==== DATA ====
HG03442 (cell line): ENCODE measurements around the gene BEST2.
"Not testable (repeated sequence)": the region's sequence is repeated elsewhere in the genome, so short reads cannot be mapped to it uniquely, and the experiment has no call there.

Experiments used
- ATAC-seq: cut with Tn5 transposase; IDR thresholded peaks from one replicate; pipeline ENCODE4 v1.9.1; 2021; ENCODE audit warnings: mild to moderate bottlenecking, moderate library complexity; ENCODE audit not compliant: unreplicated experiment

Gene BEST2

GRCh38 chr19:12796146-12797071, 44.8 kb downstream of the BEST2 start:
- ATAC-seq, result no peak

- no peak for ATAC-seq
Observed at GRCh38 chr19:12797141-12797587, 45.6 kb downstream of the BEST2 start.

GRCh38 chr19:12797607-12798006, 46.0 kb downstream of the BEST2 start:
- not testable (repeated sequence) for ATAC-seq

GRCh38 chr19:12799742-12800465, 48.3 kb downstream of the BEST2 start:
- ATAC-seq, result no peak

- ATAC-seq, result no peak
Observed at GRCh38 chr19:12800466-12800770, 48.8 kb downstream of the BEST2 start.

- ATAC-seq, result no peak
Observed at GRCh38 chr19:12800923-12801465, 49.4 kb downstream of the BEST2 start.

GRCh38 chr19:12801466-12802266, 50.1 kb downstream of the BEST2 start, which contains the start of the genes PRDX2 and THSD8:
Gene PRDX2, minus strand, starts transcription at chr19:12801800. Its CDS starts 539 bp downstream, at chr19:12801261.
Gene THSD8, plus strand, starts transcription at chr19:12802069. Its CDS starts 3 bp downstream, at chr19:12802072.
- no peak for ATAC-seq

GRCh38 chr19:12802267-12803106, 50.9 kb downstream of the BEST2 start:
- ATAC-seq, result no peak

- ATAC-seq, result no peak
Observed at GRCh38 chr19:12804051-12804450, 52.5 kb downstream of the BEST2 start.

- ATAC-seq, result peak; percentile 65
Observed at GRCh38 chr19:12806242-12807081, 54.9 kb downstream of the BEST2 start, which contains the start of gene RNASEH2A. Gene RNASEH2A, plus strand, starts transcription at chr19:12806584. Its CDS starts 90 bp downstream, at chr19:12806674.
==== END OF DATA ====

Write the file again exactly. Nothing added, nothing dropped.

HG03442 (cell line): ENCODE measurements around the gene BEST2.
"Not testable (repeated sequence)": the region's sequence is repeated elsewhere in the genome, so short reads cannot be mapped to it uniquely, and the experiment has no call there.

Experiments used
- ATAC-seq: cut with Tn5 transposase; IDR thresholded peaks from one replicate; pipeline ENCODE4 v1.9.1; 2021; ENCODE audit warnings: mild to moderate bottlenecking, moderate library complexity; ENCODE audit not compliant: unreplicated experiment

Gene BEST2

GRCh38 chr19:12796146-12797071, 44.8 kb downstream of the BEST2 start:
- ATAC-seq, result no peak

- no peak for ATAC-seq
Observed at GRCh38 chr19:12797141-12797587, 45.6 kb downstream of the BEST2 start.

GRCh38 chr19:12797607-12798006, 46.0 kb downstream of the BEST2 start:
- not testable (repeated sequence) for ATAC-seq

GRCh38 chr19:12799742-12800465, 48.3 kb downstream of the BEST2 start:
- ATAC-seq, result no peak

- ATAC-seq, result no peak
Observed at GRCh38 chr19:12800466-12800770, 48.8 kb downstream of the BEST2 start.

- ATAC-seq, result no peak
Observed at GRCh38 chr19:12800923-12801465, 49.4 kb downstream of the BEST2 start.

GRCh38 chr19:12801466-12802266, 50.1 kb downstream of the BEST2 start, which contains the start of the genes PRDX2 and THSD8:
Gene PRDX2, minus strand, starts transcription at chr19:12801800. Its CDS starts 539 bp downstream, at chr19:12801261.
Gene THSD8, plus strand, starts transcription at chr19:12802069. Its CDS starts 3 bp downstream, at chr19:12802072.
- no peak for ATAC-seq

GRCh38 chr19:12802267-12803106, 50.9 kb downstream of the BEST2 start:
- ATAC-seq, result no peak

- ATAC-seq, result no peak
Observed at GRCh38 chr19:12804051-12804450, 52.5 kb downstream of the BEST2 start.

- ATAC-seq, result peak; percentile 65
Observed at GRCh38 chr19:12806242-12807081, 54.9 kb downstream of the BEST2 start, which contains the start of gene RNASEH2A. Gene RNASEH2A, plus strand, starts transcription at chr19:12806584. Its CDS starts 90 bp downstream, at chr19:12806674.